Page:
Wednesday, April 5, 2017

Poetry favorites? #NPM17 #phenology

Do you have favorite poems, a favorite poet, a theme or genre that you particularly enjoy? If you do, you have a head start on the fifth way to celebrate National Poetry Month, you can "Create an anthology of your favorite poems on" If you haven't developed favorites yet, you can start an anthology of poems and poets you're enjoying reading and see if, over time, a theme emerges. Poetry can be like that.

both poetry and water hold magic
both poetry and water hold magic
Photo by J. Harrington

One of my favorite themes is water, particularly flowing water, although, if you think about it, all water is always flowing, even water frozen into ice flows as a glacier, some of which calf icebergs into the sea or oceans. The folks at the Academy of American Poets have provided a leg up on that theme by creating "Poems on Water for Teachers." (Full disclosure, I have used this posting as the trigger to actually go and create an account at Even [especially?] poets need to walk their talk.)

red maple bud burst, at last
red maple bud burst, at last
Photo by J. Harrington

Another theme that might be interesting, and challenging, to anthologize would be phenology. There is a Poetry in the Classroom Calendar, which might provide a framework for such an anthology, and, of course, there are haiku, which, in classical form, are supposed to reflect each of the seasons. Finally, for today, there is a wonderful anthology, Poets on Place, as well as Windfall, A journal of Poetry of Place, because, as "Wendell Berry, America’s best-known bioregionalist says “if you don’t know where you are, you don’t know who you are.” The more we are familiar with our local environment, the sooner we act to protect it." At least that's the way it's supposed to work.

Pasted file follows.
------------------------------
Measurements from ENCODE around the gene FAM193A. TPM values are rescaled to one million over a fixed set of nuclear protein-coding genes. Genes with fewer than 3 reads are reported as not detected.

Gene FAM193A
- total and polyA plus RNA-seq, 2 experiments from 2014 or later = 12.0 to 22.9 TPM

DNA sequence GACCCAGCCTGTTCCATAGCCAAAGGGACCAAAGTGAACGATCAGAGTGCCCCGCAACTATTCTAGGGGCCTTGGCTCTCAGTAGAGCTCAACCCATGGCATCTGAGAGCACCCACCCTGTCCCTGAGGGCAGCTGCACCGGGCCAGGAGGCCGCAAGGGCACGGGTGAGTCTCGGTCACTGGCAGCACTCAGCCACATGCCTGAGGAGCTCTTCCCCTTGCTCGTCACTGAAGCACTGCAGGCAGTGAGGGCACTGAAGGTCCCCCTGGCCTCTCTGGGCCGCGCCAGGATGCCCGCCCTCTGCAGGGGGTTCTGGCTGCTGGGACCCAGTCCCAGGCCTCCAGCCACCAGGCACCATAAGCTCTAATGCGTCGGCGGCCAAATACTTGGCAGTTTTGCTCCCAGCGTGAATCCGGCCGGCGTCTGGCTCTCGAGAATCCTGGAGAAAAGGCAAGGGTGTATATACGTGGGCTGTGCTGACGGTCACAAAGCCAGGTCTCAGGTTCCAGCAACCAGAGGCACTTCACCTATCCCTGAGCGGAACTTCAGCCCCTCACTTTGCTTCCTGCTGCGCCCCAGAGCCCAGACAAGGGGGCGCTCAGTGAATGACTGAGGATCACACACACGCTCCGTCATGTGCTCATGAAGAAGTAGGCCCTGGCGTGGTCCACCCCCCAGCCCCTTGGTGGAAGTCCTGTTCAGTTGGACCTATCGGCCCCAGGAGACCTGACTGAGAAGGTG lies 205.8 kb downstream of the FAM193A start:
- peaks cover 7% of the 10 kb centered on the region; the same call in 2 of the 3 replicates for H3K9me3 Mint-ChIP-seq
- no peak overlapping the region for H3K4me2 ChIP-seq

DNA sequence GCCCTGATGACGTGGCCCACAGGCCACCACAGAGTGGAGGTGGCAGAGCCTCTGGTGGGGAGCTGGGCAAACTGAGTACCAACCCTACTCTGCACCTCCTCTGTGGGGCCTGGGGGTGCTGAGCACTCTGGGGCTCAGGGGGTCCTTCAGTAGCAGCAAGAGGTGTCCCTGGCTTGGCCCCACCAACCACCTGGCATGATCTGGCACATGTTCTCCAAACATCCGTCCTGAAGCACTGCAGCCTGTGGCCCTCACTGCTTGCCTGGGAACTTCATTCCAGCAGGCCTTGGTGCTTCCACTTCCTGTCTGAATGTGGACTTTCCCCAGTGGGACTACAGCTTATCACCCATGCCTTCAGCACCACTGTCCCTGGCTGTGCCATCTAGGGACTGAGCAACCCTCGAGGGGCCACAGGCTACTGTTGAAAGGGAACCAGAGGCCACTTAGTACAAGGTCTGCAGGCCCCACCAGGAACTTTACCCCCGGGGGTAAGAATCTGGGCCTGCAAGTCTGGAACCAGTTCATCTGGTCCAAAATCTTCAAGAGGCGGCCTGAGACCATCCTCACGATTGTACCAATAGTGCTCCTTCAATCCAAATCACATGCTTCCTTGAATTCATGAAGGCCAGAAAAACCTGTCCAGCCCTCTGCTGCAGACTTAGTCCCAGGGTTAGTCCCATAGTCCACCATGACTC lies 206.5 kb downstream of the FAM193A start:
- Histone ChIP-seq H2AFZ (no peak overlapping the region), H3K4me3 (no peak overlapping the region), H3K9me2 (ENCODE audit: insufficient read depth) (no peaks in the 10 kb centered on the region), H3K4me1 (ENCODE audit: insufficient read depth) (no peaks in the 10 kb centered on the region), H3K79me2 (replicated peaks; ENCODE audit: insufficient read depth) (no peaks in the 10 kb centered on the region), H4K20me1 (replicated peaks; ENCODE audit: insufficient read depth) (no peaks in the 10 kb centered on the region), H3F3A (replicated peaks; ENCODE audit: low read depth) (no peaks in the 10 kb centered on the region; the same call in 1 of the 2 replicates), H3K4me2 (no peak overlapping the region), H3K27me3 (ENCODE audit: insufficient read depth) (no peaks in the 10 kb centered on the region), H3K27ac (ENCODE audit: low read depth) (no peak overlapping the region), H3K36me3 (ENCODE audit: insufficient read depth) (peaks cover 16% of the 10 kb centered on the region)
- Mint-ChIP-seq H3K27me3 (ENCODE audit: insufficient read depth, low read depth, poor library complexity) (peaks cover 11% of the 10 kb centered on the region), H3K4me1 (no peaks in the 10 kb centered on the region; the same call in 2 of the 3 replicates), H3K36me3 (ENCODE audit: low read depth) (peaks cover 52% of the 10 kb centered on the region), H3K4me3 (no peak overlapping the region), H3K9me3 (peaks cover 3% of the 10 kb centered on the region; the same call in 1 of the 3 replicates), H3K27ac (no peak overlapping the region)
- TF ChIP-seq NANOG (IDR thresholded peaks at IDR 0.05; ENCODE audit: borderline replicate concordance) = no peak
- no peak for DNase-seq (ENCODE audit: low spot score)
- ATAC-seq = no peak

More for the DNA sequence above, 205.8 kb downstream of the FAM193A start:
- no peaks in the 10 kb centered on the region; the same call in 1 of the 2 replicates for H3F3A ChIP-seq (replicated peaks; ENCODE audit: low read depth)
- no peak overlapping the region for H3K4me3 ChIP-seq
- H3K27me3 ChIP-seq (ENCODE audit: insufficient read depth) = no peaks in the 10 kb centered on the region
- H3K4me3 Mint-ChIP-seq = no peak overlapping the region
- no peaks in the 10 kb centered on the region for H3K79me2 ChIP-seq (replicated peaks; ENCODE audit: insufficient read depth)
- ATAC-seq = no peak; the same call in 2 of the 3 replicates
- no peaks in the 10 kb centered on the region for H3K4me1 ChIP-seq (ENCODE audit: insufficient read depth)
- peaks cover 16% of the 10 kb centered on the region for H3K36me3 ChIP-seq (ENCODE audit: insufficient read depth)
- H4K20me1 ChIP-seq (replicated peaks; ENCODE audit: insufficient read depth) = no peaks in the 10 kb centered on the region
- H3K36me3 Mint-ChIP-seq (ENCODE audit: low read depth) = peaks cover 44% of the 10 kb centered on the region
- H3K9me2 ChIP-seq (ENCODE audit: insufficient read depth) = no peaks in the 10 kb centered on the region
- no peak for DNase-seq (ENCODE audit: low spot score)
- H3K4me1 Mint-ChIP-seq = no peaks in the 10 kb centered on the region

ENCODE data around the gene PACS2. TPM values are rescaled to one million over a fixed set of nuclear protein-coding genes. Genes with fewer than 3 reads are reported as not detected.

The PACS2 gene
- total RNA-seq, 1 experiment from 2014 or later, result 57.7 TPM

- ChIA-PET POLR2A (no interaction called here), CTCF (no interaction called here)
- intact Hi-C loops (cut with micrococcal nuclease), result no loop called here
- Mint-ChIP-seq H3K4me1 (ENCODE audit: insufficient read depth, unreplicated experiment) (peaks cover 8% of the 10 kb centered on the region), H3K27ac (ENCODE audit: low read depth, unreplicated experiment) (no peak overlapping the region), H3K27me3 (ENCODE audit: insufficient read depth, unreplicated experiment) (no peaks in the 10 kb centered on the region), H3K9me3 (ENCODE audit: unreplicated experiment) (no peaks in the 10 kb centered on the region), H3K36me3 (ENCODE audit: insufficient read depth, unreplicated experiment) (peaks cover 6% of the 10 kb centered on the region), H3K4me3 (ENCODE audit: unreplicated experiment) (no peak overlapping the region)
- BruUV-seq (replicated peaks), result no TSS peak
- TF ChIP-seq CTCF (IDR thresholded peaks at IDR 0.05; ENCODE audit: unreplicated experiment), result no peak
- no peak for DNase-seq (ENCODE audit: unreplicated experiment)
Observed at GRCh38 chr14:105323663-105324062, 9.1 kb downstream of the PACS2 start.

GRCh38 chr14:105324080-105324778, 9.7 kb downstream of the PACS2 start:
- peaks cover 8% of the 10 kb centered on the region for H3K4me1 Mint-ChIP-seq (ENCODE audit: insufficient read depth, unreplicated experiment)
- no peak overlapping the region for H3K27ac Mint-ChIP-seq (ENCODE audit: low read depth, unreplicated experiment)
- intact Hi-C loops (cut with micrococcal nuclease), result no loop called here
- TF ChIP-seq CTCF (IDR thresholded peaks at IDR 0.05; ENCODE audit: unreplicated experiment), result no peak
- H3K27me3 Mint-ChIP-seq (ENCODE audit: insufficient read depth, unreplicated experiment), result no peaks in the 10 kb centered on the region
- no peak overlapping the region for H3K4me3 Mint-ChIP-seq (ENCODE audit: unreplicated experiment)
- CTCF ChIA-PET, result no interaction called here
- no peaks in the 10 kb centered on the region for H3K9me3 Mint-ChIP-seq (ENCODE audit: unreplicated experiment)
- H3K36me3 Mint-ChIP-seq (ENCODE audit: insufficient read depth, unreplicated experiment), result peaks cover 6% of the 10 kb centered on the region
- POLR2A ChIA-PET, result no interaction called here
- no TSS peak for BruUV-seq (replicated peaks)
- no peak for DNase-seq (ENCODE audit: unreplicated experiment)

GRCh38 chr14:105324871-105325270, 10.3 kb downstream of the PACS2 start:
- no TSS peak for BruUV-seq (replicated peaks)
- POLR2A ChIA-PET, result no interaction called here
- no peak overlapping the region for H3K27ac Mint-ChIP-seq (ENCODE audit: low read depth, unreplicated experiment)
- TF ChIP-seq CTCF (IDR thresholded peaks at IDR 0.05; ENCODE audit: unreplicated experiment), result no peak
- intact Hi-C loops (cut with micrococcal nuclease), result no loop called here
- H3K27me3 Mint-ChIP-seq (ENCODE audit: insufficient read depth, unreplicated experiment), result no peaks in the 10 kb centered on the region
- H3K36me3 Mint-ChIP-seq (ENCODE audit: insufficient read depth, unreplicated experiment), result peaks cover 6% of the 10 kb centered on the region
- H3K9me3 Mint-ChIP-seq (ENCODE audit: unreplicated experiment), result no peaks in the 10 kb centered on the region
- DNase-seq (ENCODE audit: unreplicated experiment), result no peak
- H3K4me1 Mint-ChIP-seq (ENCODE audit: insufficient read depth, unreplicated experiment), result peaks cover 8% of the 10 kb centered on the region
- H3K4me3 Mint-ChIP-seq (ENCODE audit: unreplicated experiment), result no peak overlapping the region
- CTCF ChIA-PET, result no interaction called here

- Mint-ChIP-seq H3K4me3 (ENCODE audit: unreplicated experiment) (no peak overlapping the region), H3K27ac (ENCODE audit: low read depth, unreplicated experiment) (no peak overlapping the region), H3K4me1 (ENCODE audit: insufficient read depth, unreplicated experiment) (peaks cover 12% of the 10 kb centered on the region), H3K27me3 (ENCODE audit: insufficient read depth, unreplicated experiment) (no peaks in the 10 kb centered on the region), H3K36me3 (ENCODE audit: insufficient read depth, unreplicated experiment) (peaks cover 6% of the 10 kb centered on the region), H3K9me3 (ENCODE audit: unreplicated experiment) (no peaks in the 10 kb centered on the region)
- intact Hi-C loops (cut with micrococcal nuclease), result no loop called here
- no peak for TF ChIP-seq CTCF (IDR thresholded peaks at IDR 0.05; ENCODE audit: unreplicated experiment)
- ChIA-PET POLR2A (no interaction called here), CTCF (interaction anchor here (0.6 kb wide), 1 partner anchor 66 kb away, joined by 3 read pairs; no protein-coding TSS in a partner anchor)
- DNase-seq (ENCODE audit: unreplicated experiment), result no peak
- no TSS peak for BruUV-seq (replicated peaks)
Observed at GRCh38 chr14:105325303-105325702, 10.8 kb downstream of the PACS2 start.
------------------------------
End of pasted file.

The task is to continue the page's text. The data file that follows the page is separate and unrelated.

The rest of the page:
showing off his struttin' stuff
showing off his struttin' stuff
Photo by J. Harrington

Meanwhile, at our place, the Spring season is progressing nicely, albeit dryly, here in east central Minnesota. Sometime in the past day or two, the red maple buds finally burst. Yesterday morning half a dozen or so hen turkeys were scratching through sunflower seed droppings beneath the deck feeder while, up on the hillside, a tom turkey was displaying in his finest Spring mating season fashion. The girls were having none of it. The only love on their minds was a love of food. Eventually, they all went their separate ways through the woods, but it was kind of them to stop by and confirm that seasons, like water, are constantly flowing.

Three Haiku, Two Tanka

By Philip Appleman


       (after Bashō)

Clouds murmur darkly,
it is a blinding habit—
gazing at the moon.

       (after Buson)

Spring means plum blossoms
and spotless new kimonos
for holiday whores.

       (after Shiki)

Once more as I wait
for you, night and icy wind
melt into cold rain.


In the spring of joy,
when even the mud chuckles,
my soul runs rabid,
snaps at its own bleeding heels,
and barks: “What is happiness?”


She never saw fire
from heaven or hotly fought
with God; but her eyes
smolder for Hiroshima
and the cold death of Buddha.

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